• 4 years ago


    Interesting game - I like the thought process of don't make progress yourself - stop your opponent from making progress, that's solid defence Smile

  • 4 years ago


  • 4 years ago


    Wait a minute!!!!!! Defend passively while you're worse, not improving your position but trying desperatly to stop your opponent from improving his position??? Whatever happened to seeking active counterplay.

    As Kaidanov stressed in his videos, the ideal setup is to improve your position while limiting your opponents counterplay at the same time. Its not good to be one sided (only improving your position or only trying to stop your opponent's threats). I think Caruana was seeking active counterplay in addition to practising prophylaxis in his game. He was not simply doing one sided passive defense.

    Curling into a ball when in a bad position is down right horrible. I believe this lecture could have been improved if you stressed how Caruana was simultaneously improving his position while stopping his opponent's threats. You are simply giving viewers bad advice by encouraging them to completely give up one improving their position when they are worse. Often, counterplay is key.

  • 4 years ago


    interesting ideas

  • 4 years ago


    CelticChess is really free with his/her criticizms, for someone who doesn't contribute funds.  He\she needs to mature a lot.  "us the members"???  I would love to play that whining baby sometime.

    Another great video, Sam!!!

  • 4 years ago

    FM gauranga

    Great game and lesson, very instructive

  • 4 years ago


    Thanks for the nice video. I have been enjoying this series and look forward to future videos.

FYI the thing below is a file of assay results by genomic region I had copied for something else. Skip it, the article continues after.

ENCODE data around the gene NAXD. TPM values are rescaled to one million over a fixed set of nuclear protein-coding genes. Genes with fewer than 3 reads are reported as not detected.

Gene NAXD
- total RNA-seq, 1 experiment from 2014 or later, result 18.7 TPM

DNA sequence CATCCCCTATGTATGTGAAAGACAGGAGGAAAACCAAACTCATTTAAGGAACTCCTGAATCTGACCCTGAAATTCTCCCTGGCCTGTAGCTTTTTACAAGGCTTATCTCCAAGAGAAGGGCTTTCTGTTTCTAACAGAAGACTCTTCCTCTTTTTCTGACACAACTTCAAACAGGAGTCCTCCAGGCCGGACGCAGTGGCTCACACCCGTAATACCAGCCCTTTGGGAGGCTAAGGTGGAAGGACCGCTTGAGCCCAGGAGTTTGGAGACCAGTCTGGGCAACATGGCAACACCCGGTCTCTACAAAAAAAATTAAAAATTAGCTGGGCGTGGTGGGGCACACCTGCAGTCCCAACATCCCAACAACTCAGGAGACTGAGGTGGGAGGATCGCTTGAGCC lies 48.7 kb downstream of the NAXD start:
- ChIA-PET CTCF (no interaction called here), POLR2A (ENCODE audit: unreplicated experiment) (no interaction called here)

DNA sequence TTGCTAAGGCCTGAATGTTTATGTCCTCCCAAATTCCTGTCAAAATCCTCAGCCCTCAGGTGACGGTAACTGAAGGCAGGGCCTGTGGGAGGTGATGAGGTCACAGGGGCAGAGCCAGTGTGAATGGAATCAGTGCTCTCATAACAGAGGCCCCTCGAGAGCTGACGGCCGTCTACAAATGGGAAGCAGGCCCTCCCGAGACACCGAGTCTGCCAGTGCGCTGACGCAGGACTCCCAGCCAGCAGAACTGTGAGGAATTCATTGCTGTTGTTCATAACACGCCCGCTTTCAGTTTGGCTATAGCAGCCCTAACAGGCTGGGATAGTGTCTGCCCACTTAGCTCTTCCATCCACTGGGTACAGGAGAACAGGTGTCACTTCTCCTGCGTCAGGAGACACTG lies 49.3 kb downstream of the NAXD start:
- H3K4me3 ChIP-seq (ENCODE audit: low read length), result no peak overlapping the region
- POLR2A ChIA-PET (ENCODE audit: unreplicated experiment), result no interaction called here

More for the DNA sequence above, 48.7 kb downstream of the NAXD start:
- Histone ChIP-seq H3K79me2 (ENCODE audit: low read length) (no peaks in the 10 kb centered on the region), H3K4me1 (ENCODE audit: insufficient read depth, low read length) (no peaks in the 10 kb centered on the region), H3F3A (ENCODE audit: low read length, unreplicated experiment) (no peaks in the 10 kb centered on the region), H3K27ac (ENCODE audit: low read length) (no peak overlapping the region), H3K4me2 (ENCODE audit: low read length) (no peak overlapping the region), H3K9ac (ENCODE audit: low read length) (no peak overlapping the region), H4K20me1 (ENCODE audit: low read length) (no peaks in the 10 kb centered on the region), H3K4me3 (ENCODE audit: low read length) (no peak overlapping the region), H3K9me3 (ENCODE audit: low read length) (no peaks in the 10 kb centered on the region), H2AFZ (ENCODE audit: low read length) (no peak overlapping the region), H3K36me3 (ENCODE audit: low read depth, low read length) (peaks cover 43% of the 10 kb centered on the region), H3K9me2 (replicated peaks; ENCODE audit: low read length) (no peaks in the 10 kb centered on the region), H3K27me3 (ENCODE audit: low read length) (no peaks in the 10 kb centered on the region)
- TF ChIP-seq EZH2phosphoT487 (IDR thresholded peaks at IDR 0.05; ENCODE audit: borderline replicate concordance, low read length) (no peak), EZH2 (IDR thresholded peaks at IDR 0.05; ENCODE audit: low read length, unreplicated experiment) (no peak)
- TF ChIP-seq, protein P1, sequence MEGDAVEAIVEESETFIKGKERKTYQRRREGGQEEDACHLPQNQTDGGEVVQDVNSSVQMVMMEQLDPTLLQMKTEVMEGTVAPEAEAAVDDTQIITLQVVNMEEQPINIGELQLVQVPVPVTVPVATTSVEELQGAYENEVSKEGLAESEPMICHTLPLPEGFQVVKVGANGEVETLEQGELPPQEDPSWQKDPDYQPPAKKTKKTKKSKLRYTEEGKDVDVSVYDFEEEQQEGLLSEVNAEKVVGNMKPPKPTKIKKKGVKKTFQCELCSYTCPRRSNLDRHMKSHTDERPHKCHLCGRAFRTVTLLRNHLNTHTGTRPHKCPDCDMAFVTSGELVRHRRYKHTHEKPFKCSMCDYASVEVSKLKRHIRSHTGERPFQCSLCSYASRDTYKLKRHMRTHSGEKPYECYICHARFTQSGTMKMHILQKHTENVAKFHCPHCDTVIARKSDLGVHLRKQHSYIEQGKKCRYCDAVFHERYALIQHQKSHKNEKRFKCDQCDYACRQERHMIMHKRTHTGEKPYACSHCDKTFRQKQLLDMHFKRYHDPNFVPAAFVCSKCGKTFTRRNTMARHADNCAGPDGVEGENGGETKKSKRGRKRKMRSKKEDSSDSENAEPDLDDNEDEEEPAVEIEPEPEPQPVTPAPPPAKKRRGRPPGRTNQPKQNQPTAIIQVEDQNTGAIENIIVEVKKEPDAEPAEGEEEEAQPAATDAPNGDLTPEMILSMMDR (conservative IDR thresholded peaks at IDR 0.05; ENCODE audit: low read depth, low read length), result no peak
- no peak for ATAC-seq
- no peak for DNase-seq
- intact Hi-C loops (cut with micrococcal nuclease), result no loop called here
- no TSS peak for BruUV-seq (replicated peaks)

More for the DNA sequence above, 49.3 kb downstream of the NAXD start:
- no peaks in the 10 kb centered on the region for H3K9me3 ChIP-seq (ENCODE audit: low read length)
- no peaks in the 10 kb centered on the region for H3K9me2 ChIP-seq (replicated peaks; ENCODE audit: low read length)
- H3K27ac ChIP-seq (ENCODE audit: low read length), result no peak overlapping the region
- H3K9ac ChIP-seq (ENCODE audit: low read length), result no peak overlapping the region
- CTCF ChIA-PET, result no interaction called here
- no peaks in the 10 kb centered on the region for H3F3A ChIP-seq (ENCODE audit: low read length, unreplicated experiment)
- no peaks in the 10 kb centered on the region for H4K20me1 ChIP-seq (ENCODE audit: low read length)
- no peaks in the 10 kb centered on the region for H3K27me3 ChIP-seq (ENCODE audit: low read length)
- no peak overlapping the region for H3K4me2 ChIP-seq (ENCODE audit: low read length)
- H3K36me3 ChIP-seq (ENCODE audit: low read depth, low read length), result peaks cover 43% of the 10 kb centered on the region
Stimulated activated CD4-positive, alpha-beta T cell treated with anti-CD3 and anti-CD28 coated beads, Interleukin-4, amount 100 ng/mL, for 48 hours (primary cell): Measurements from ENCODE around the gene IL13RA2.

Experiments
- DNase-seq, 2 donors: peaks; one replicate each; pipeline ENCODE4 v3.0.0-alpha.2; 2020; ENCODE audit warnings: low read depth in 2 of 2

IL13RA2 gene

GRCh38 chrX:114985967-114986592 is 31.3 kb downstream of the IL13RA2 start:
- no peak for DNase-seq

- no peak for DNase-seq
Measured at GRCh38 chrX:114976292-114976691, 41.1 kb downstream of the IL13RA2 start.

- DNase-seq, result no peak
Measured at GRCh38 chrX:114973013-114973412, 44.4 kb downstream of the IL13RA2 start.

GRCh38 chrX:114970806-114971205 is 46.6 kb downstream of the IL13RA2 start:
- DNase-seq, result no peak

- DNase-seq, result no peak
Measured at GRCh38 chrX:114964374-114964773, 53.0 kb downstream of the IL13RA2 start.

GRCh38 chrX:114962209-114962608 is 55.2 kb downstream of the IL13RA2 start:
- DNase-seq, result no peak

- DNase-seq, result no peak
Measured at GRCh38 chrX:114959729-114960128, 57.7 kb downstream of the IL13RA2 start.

• 4 years ago


    Great video! thanks.

  • 4 years ago


    I really like this video series and you are doing a good job with it.


    As a small point, the examples you're using now, while world class, are also somewhat difficult to understand (I'm 1950 uscf).  For example, if Melik teaches one thing, it is "always choose the active defense!".   It's hard to reconcile this with the message of this series, which seems to be "play passively whenever you are worse!".  Of course, I'm sure you would not say that, but I don't recall you discussing the conditions when a passive defense might be appropriate.


    Take your final position for example.  As black I am terrified of both f5 and a5 being crushing, and hence my feeling was to play Qa1+ Kd2 Qxa4 Qxh2 Qxf2+, giving up the terrible knight for two pawns and an exposed king (and connected passers).  What practical considerations would lead you to choose a passive defense over an active one in a complicated position like this?


    Thanks for the great lectures.

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